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Tom's Inflation
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Inflation Calculator
Frequently Asked Questions

Computer Dictionary

Mini Movie Reviews

Tom's Guitar Cheat Sheet

Microprocessor Report
(article index)

BYTE Magazine Archive
(article index)

Unofficial BYTE FAQ
( R.I.P. 1975-1998 )

Shutterbug Archive
(magazine articles)

(free Java applet)

(free Java applet)

Tom's Oscar Contest

Tom's Oscar Contest
2014 results

Tom's Oscar Contest
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About the Electric Brain

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Recent Movies

Kill the Messenger is based on the true story of a newspaper reporter who linked the Reagan administration's secret funding of the Contras guerrilla war in Nicaragua with drug dealers who exported tons of cocaine to the U.S. in the 1980s. His exposé of guns, money, and drugs initially won accolades but soon was attacked by the rival news outlets he had scooped. Jeremy Renner skillfully plays reporter Gary Webb as a crusading journalist with a flawed character who finds himself overwhelmed by the opposition he stirs up. Although the movie glosses over some inaccuracies in his reporting, it gets the basic facts right in an almost forgotten scandal.

The Giver is a mediocre science-fiction tale about a future society that has eliminated crime, war, civil strife, and poverty by also eliminating emotion, free enterprise, most personal freedom, and all memories of human history. It's a wrap-around society in which utopia meets dystopia. The sole exception is The Receiver, a special person chosen to receive all the memories and experiences of the past in order to offer occasional advice to the political leaders. Despite adequate performances by Meryl Streep (the Chief Elder), Jeff Bridges (the aging Receiver), and Brenton Thwaites (the next-generation Receiver), this movie goes downhill fast after the young man discovers his society's secrets. Huge plot holes start appearing, and the climax veers from science fiction into sheer fantasy. Similar films (The Village, 2004) have suffered similar fates; the classic in this genre is Logan's Run (1976).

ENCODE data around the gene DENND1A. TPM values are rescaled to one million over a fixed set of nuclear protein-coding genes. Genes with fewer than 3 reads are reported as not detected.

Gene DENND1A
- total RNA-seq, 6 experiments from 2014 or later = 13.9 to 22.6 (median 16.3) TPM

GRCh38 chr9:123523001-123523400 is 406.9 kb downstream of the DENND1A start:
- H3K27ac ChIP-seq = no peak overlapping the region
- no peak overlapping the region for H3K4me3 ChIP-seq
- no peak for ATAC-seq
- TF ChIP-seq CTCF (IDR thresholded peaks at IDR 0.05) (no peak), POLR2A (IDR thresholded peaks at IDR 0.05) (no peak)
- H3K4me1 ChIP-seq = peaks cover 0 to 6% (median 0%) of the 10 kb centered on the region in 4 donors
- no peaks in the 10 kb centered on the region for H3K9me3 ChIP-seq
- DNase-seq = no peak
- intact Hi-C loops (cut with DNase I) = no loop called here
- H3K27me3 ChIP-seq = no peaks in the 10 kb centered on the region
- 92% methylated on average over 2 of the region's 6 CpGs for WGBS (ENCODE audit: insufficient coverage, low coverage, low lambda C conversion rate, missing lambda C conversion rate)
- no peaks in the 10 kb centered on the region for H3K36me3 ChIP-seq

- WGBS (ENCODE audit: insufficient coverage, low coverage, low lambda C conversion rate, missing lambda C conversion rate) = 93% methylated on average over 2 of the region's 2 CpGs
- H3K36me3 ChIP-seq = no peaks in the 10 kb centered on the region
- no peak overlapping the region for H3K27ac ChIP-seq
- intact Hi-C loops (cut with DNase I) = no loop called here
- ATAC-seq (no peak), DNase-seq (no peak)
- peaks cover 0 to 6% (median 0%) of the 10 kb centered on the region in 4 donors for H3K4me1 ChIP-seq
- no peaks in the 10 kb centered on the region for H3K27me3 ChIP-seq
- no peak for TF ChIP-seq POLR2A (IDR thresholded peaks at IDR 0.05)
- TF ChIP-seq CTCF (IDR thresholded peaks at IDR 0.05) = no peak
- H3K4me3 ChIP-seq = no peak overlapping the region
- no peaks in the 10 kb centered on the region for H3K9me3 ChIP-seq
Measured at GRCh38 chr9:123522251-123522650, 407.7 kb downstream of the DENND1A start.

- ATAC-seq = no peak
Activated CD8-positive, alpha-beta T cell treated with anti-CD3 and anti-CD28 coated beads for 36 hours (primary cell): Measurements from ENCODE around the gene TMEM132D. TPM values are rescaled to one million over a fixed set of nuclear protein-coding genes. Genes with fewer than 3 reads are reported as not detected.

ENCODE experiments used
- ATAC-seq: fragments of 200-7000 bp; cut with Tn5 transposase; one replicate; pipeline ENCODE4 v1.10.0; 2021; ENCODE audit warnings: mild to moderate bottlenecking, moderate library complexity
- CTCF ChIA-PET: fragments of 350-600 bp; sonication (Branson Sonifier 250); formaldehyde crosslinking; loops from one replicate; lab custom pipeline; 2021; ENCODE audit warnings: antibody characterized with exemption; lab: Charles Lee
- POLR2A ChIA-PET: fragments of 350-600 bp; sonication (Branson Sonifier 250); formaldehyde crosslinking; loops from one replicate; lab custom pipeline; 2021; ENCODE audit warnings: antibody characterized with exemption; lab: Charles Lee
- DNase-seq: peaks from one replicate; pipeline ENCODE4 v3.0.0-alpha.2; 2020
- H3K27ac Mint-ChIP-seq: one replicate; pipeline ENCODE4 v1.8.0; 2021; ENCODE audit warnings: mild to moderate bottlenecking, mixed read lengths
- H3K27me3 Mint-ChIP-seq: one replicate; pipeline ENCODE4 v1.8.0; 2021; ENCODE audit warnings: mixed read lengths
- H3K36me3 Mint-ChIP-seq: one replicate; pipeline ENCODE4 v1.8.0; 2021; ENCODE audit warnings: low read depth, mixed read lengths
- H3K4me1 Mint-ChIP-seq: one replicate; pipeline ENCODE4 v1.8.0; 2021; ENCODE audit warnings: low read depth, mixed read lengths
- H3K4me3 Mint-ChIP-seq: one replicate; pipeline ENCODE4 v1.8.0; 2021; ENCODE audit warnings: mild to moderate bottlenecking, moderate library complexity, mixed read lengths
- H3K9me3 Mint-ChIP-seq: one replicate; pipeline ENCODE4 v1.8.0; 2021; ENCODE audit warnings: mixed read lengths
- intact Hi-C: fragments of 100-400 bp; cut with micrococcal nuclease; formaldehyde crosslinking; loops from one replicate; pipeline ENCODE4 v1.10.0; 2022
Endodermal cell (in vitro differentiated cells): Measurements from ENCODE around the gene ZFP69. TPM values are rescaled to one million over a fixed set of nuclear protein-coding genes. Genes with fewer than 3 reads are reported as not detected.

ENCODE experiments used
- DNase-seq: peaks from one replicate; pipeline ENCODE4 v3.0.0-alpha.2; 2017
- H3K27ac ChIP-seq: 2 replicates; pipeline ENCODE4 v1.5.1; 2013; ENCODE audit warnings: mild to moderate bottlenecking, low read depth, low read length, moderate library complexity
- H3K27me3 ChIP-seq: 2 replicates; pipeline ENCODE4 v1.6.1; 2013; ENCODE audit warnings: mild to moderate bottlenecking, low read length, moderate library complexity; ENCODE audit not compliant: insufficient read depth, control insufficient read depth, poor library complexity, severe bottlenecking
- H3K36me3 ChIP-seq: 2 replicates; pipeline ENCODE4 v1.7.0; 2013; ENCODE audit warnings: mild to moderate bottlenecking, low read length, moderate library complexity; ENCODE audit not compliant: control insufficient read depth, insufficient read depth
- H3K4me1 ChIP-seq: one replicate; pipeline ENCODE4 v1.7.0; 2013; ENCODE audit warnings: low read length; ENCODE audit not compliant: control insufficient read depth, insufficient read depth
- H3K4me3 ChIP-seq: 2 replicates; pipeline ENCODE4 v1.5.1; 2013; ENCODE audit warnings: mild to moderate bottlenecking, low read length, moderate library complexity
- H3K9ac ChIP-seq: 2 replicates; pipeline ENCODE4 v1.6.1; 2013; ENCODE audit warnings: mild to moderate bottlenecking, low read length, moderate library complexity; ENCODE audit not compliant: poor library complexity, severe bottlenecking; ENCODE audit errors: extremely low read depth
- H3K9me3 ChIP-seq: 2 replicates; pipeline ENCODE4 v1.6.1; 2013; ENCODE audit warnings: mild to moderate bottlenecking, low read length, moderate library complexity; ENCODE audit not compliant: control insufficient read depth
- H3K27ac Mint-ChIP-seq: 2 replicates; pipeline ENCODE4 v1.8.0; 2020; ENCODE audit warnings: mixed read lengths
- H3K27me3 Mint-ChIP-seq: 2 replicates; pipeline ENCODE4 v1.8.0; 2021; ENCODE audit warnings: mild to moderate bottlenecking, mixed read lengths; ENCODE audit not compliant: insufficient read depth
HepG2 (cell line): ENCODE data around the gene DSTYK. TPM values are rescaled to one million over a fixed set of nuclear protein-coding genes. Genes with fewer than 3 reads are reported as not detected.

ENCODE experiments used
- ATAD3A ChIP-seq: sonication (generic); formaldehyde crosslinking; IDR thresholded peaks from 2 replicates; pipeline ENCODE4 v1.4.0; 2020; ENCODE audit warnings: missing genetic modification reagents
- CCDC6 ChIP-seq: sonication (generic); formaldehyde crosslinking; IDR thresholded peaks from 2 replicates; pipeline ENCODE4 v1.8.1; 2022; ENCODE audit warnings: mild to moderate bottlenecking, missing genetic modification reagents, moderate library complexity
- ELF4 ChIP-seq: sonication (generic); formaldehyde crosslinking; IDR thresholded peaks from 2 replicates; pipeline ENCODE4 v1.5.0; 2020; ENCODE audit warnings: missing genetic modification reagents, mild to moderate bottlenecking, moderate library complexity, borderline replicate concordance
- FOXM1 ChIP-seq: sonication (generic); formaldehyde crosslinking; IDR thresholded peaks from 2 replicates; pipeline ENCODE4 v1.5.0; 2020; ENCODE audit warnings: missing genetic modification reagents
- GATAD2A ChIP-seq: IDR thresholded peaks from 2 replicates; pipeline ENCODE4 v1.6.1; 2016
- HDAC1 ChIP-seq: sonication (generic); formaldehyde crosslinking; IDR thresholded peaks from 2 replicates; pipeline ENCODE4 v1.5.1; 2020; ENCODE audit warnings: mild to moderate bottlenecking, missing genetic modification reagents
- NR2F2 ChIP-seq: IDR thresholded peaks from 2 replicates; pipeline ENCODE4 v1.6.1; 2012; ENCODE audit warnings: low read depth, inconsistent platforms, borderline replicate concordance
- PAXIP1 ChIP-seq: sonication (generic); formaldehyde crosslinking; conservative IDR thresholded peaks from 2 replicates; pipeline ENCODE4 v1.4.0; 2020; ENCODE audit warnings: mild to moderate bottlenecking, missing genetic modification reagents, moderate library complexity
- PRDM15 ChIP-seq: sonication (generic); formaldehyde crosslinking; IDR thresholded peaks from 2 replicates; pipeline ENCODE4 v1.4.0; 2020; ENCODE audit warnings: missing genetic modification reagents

Boyhood is a movie unlike any other. Writer/director Richard Linklater (Fast Food Nation, School of Rock, Dazed & Confused) spent 12 years filming the story of a boy growing up to adulthood. No makeup tricks needed here. In 166 minutes, we see the cast of children and adults genuinely grow older before our eyes. Although some documentaries have achieved similar feats, Boyhood is a feature film that required its actors to rendezvous every year to play a few scenes. And it's not just a gimmick—the screenwriting is exceptional, too. Ellar Coltrane stars as the young boy who begins the film at age 7. Patricia Arquette and Ethan Hawke are brilliant as his star-crossed parents. The supporting cast, including many child actors, is equal to the challenge. The 12-year story arc dramatizes the difficulties of growing up, of parenting, and of maintaining relationships. It mixes documentary realism with fictional storytelling so successfully that it's almost a new film genre.

Lucy starts with the dubious premise that humans use only 10% of their brains and soon becomes even more dubious as a young woman gradually increases her utilization far beyond that amount. Scarlett Johansson stars as Lucy, the innocent girlfriend of a stupid drug courier. When she accidentally gets involved with Taiwanese drug dealers and overdoses on a freaky new substance, her brain goes hyperactive and develops unbelievable new abilities. Most of them defy any extrapolation of existing abilities—but hey, this is a summer action flick, not a science documentary, despite some scenes in which Morgan Freeman plays a brain expert delivering a college lecture. Some people interpret this film as an allegory of female empowerment. But it would serve that role better if Lucy used her new mental skills to outthink her foes instead of overwhelming them with brute-force telekinesis. Nevertheless, it's entertaining if you don't mind the fantasy and some gory violence.

>> See more mini-reviews, including Magic in the Moonlight ... Begin Again ... Godzilla ... Edge of Tomorrow ... Maleficent ... Finding Vivian Maier ... The Grand Budapest Hotel ... The Monuments Men ... 12 Years a Slave ... Her ... August: Osage County ... Lone Survivor ... The Wolf of Wall Street ... American Hustle ... Inside Llewyn Davis ... Nebraska ... The Hunger Games: Catching Fire ... All Is Lost ... Ender's Game ... Captain Phillips ... The Fifth Estate ... Gravity ... and many more!


 Tom's Inflation Calculator

Now there are two versions of Tom's Inflation Calculator—the original Java version and an all-new JavaScript version for wider compatibility with web browsers, smartphones, and tablets!